The Word Is Murder by Anthony Horowitz

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Anthony Horowitz is  a prolific writer of TV drama and screenplays and well-known for his novels for children and young adults, the Alex Rider adventure series in particular. His first book for adults was the Sherlock Holmes novel The House of Silk, and he followed that up with a sequel, two James Bond books and Magpie Murders, a  mystery-within-a-mystery that combined the unfinished manuscript of a fictional crime writer with the mystery of the writer's own death.

I only mention all this because it's relevant to The Word Is Murder, a whodunnit quite unlike any other that I've read. Because in The Word Is Murder, Anthony Horowitz is a character in his own book. There are references to his real-life projects, such as the TV series he wrote, Foyle's War, and the time he was in talks with Steven Spielberg and Peter Jackson to write a script about Tintin, and to his preferred ways of working and his meetings with agents and publishers. He talks about his wife and sons, his flat, his friends. Essentially, The Word Is Murder is not just a murder mystery, but also the story of Anthony Horowitz writing a murder mystery. It's Anthony Horowitz writing the story of Anthony Horowitz writing the story.

If you think this sounds complicated or confusing, though, it really isn't. This isn't pretentious metafiction: it's a thoroughly entertaining, witty, skilfully constructed murder mystery, and at its heart is the relationship between Horowitz himself (for the purposes of this review I'll call him Anthony when I'm referring to his character in the book) and his detective, Daniel Hawthorne.

The premise is set up when Hawthorne, an ex-police officer who once acted as an adviser on a television series written by Anthony, turns up at Anthony's office with a proposition. Hawthorne, now a private investigator working for the Metropolitan Police as a consultant detective, wants Anthony (or 'Tony', as he insists on calling him ) to shadow him as he investigates a murder so Anthony can write a book about it and split the profits with him 50-50.

Anthony is initially appalled by the proposal - apart from anything else, the blunt, stubborn Hawthorne is a man he greatly dislikes - but, smarting from a comment made by an audience member at the Hay Festival about the lack of realism in his work, he eventually agrees to accompany Hawthorne to the crime scene and becomes, against his better judgement, drawn into the intriguing mystery of a woman murdered on the very day she visited an undertaker to plan her own funeral.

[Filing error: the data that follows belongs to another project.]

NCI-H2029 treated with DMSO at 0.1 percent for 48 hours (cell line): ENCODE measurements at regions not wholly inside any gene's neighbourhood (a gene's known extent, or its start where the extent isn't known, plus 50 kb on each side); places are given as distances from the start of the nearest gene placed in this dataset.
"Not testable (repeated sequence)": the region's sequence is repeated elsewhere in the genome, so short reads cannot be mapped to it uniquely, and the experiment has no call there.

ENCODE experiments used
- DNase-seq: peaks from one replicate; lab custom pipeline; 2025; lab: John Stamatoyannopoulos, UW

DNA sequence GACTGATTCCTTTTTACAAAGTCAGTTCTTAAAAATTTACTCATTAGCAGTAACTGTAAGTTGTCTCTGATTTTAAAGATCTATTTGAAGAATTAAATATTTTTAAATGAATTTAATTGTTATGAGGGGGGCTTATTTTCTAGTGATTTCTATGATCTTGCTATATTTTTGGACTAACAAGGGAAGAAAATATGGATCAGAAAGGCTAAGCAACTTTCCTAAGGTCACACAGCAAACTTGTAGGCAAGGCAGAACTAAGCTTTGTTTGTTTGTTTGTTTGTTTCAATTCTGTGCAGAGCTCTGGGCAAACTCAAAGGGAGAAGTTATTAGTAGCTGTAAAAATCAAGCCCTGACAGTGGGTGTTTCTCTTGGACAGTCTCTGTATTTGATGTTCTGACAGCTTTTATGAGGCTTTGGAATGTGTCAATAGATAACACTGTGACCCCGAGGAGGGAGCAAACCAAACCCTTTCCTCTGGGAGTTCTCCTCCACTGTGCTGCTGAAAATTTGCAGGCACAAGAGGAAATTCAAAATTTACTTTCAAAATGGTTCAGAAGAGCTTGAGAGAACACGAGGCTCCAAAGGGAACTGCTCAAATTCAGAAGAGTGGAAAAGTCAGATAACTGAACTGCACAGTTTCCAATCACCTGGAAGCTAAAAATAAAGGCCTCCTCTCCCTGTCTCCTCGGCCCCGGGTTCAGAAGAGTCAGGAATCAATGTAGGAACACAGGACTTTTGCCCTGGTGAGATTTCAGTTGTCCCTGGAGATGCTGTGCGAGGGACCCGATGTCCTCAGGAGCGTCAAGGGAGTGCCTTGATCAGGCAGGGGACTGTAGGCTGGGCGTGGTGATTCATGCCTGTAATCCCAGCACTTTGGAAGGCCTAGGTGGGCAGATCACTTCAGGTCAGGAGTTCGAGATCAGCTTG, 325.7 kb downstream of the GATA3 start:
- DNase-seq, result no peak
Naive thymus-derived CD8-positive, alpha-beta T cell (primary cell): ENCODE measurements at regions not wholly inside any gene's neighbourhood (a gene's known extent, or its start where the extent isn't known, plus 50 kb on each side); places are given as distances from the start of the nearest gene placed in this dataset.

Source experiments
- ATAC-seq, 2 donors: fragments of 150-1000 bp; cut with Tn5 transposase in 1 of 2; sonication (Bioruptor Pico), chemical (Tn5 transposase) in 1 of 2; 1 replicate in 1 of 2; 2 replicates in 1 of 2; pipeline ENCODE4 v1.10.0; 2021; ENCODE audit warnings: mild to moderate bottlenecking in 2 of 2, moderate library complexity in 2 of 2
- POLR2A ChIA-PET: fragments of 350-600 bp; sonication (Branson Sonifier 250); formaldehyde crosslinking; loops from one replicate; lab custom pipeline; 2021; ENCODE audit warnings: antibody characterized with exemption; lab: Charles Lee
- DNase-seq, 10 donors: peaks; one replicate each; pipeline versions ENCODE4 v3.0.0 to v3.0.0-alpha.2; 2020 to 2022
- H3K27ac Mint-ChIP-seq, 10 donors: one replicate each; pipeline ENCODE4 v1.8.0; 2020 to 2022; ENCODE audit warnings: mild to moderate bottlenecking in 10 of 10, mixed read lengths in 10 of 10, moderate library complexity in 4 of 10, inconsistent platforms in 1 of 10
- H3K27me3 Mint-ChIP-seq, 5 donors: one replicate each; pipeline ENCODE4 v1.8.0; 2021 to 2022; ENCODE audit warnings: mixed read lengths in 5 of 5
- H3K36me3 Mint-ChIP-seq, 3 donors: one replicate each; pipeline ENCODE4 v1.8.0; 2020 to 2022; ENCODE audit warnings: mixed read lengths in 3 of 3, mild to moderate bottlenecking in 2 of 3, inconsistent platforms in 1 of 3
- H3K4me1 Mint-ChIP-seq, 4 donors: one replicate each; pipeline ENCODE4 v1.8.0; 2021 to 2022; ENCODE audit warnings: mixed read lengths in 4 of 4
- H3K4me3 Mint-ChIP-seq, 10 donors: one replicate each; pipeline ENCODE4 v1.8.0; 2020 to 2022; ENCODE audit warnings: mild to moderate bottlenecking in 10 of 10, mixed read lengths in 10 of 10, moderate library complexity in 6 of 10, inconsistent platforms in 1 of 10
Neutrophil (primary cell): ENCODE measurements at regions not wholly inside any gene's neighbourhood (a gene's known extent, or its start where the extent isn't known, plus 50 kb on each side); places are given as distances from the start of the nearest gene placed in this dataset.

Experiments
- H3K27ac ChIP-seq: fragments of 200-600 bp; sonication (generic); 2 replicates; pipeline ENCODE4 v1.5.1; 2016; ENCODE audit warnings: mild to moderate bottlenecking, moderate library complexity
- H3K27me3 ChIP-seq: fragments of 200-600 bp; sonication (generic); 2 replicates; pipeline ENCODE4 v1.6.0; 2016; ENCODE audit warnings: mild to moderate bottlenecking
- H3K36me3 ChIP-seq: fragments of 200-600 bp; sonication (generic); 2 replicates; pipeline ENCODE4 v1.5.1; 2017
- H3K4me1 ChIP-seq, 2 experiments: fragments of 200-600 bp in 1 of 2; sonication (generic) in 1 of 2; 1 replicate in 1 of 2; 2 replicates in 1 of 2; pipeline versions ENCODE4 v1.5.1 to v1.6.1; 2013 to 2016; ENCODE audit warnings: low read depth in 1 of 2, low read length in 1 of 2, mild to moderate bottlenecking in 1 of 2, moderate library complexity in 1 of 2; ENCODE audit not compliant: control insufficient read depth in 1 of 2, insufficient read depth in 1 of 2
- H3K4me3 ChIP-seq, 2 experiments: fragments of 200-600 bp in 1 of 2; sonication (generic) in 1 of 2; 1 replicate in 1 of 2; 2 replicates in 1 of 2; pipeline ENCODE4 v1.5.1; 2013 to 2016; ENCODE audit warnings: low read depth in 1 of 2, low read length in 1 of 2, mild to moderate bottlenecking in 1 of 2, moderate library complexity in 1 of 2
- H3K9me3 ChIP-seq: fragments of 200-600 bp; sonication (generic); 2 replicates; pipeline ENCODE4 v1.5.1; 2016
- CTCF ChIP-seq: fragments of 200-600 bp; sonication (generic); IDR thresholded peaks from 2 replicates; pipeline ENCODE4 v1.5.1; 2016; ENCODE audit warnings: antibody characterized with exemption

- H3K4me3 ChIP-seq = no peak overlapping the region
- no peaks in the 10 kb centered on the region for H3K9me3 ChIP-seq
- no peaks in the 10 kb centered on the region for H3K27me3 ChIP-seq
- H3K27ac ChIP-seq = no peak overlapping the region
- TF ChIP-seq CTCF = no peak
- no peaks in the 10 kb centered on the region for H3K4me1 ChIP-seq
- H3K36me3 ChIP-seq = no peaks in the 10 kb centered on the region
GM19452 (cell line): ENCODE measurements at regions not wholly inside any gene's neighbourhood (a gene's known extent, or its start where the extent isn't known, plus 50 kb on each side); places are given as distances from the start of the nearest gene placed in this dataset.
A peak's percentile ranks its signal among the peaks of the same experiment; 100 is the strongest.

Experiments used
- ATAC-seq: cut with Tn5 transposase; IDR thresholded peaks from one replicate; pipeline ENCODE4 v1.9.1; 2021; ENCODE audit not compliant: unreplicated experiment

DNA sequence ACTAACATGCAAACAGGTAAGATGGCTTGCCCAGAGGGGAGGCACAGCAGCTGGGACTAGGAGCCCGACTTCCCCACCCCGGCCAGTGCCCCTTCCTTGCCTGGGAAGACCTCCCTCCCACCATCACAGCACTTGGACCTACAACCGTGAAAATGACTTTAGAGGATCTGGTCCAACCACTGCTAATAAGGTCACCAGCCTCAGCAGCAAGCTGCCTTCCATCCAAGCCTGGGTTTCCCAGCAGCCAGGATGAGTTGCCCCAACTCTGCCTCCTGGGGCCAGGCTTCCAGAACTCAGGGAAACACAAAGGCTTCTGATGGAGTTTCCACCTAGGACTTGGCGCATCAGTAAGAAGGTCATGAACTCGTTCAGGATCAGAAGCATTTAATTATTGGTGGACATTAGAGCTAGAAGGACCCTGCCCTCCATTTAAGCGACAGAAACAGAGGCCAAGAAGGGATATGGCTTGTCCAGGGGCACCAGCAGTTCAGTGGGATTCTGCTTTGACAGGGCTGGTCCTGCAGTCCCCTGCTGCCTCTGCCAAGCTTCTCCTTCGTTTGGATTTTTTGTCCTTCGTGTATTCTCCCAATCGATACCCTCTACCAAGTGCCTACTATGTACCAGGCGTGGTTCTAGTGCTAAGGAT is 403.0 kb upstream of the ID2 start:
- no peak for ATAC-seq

The whodunnit storyline itself is a satisfying one, full of twists and red herrings. Plot-wise, it's an old-school detective story in the best of ways, with shades of Conan Doyle and Christie (to whom Horowitz also paid homage in Magpie Murders) among others, and indeed, the story is littered with references to other mystery writers and their creations. But what puts The Word Is Murder among the best of the crime fiction I've read in the last few years is its detective.

In Hawthorne, Horowitz has somehow managed to create a character who to those around him is almost entirely without charm, yet at the same time strangely compelling. Anthony is constantly infuriated by Hawthorne's rudeness and lack of empathy, disgusted by his chain-smoking and even more so by his startling homophobia, offended by his lack of tact, perpetually frustrated by his refusal to even attempt to understand the process of writing a book, and repeatedly foiled by his deviousness.

Moreover, Hawthorne flatly refuses to share any details at all of his private life, giving Anthony almost nothing to go on when it comes to developing him as a character. And yet Anthony is, despite himself, fascinated by Hawthorne, whose eye for detail and remarkable deductive powers - and, indeed, his very secretiveness about his personal life - somehow pull Anthony back into the investigation after every disagreement. How much of Hawthorne's more outrageous behaviour is mere social awkwardness - there is, as Anthony sometimes observes, a curious innocence about him at times - and how much of it is wily misdirection?

I mustn't neglect to mention, however, that Horowitz also writes his own character, Anthony, brilliantly. One might imagine that it would be easy to write a character who is essentially oneself, but I personally think it must be very difficult to do this anywhere near as well as Horowitz does here.  Anthony's constant desire to outwit Hawthorne and his annoyance at being relegated to the role of sidekick in his own book are not only self-deprecating but also very funny, as is the moment when he is forced to wear a murder victim's expensive Italian shoes in an emergency and, upon realising how comfortable they are, guiltily decides to keep them.

The Word Is Murder is clever in a way that never feels laboured or gimmicky, and draws on the traditions of the best of detective fiction while while still retaining a genuine originality that really helps it stand out from the crowd. It's now available in paperback and its follow-up, called The Sentence Is Death and which I've already started reading, has just been published in hardback. Both are available for Kindle, of course, and as audiobooks beautifully read by Rory Kinnear.